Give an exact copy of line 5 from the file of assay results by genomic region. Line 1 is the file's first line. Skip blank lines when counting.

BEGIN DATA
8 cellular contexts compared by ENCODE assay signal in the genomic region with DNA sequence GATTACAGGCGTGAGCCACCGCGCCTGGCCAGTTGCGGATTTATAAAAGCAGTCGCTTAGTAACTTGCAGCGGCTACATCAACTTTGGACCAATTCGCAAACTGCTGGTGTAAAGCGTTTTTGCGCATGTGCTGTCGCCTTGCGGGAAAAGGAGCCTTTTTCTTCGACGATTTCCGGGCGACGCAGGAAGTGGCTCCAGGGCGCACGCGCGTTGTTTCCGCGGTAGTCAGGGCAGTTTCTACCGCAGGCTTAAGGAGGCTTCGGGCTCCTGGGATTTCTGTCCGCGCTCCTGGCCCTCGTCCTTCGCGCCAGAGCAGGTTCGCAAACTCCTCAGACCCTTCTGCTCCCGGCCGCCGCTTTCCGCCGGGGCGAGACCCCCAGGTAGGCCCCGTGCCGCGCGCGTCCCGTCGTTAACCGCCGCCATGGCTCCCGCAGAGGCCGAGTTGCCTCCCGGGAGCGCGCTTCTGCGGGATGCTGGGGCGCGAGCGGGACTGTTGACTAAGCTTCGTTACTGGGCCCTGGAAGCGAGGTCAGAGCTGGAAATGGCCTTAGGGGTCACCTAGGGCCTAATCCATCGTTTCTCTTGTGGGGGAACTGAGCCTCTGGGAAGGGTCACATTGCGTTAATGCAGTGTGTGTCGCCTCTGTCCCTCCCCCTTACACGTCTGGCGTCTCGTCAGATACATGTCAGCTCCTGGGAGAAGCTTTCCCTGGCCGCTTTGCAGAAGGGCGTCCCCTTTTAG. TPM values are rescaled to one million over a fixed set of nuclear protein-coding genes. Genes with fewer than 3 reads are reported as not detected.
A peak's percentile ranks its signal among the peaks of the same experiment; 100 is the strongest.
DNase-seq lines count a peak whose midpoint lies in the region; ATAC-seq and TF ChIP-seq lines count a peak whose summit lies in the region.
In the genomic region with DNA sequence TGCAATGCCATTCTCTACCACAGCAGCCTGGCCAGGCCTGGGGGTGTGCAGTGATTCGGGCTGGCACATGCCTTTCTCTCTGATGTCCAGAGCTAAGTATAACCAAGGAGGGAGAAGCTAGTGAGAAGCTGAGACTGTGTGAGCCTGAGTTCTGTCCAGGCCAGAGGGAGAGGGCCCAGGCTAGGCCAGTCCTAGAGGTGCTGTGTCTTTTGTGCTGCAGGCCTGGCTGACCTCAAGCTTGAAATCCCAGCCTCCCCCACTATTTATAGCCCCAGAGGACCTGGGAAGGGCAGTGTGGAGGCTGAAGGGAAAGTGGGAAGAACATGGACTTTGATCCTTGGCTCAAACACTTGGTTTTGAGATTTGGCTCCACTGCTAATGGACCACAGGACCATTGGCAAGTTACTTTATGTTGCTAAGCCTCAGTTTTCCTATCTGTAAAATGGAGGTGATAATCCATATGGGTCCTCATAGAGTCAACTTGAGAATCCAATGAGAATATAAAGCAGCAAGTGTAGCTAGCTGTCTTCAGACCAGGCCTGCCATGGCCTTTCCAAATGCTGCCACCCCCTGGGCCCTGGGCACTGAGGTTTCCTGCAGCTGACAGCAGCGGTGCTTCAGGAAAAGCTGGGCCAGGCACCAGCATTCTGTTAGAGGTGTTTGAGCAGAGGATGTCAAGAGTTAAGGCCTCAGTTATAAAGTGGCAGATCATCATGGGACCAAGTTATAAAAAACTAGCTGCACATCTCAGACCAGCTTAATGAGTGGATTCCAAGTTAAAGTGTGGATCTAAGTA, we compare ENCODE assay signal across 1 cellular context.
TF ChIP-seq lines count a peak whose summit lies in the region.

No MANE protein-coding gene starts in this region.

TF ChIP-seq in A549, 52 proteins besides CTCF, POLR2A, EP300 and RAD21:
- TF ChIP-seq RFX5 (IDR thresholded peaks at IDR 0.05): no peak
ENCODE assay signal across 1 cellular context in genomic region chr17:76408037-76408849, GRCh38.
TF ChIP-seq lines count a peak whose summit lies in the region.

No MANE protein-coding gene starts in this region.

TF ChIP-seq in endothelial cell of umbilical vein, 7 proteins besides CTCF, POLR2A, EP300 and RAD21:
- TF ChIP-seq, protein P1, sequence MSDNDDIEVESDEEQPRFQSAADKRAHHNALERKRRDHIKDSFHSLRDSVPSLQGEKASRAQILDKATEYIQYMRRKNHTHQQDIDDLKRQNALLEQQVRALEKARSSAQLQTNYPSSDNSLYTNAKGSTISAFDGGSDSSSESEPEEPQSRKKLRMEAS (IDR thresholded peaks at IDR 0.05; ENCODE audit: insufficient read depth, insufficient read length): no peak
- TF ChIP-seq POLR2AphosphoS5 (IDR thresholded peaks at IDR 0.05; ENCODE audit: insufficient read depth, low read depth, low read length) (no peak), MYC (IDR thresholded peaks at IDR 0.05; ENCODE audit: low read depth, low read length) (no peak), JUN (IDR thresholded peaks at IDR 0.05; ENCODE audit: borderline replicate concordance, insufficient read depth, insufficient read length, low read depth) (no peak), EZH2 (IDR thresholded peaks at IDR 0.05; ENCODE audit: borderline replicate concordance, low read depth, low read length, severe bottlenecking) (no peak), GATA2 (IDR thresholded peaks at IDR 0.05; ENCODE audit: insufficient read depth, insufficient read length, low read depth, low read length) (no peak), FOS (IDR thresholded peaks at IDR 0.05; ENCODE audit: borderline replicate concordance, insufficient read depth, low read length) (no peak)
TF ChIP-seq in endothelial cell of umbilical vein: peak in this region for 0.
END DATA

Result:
TF ChIP-seq lines count a peak whose summit lies in the region.